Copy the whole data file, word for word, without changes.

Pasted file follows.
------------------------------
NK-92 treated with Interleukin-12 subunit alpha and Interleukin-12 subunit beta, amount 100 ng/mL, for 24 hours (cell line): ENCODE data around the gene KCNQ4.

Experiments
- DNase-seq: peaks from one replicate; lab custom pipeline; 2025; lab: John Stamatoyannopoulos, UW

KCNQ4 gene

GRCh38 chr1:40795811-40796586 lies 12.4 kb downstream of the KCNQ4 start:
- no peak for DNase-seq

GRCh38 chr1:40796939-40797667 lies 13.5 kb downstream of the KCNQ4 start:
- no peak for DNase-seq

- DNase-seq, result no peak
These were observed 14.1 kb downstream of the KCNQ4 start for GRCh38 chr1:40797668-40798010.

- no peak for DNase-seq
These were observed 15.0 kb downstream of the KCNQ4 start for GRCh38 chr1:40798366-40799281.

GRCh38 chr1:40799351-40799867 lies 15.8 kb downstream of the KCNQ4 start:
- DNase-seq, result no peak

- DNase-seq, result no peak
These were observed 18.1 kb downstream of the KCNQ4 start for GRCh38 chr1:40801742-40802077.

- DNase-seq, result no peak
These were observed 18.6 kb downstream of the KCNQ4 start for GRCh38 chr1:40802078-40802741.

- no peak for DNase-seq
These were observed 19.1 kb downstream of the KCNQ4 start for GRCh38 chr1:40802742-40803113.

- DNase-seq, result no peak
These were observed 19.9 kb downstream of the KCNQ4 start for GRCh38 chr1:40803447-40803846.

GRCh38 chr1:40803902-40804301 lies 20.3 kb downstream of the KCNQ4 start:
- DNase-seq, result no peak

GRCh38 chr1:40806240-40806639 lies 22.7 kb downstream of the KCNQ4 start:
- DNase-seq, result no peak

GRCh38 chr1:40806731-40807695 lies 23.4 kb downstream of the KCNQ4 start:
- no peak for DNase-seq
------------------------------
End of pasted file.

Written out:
NK-92 treated with Interleukin-12 subunit alpha and Interleukin-12 subunit beta, amount 100 ng/mL, for 24 hours (cell line): ENCODE data around the gene KCNQ4.

Experiments
- DNase-seq: peaks from one replicate; lab custom pipeline; 2025; lab: John Stamatoyannopoulos, UW

KCNQ4 gene

GRCh38 chr1:40795811-40796586 lies 12.4 kb downstream of the KCNQ4 start:
- no peak for DNase-seq

GRCh38 chr1:40796939-40797667 lies 13.5 kb downstream of the KCNQ4 start:
- no peak for DNase-seq

- DNase-seq, result no peak
These were observed 14.1 kb downstream of the KCNQ4 start for GRCh38 chr1:40797668-40798010.

- no peak for DNase-seq
These were observed 15.0 kb downstream of the KCNQ4 start for GRCh38 chr1:40798366-40799281.

GRCh38 chr1:40799351-40799867 lies 15.8 kb downstream of the KCNQ4 start:
- DNase-seq, result no peak

- DNase-seq, result no peak
These were observed 18.1 kb downstream of the KCNQ4 start for GRCh38 chr1:40801742-40802077.

- DNase-seq, result no peak
These were observed 18.6 kb downstream of the KCNQ4 start for GRCh38 chr1:40802078-40802741.

- no peak for DNase-seq
These were observed 19.1 kb downstream of the KCNQ4 start for GRCh38 chr1:40802742-40803113.

- DNase-seq, result no peak
These were observed 19.9 kb downstream of the KCNQ4 start for GRCh38 chr1:40803447-40803846.

GRCh38 chr1:40803902-40804301 lies 20.3 kb downstream of the KCNQ4 start:
- DNase-seq, result no peak

GRCh38 chr1:40806240-40806639 lies 22.7 kb downstream of the KCNQ4 start:
- DNase-seq, result no peak

GRCh38 chr1:40806731-40807695 lies 23.4 kb downstream of the KCNQ4 start:
- no peak for DNase-seq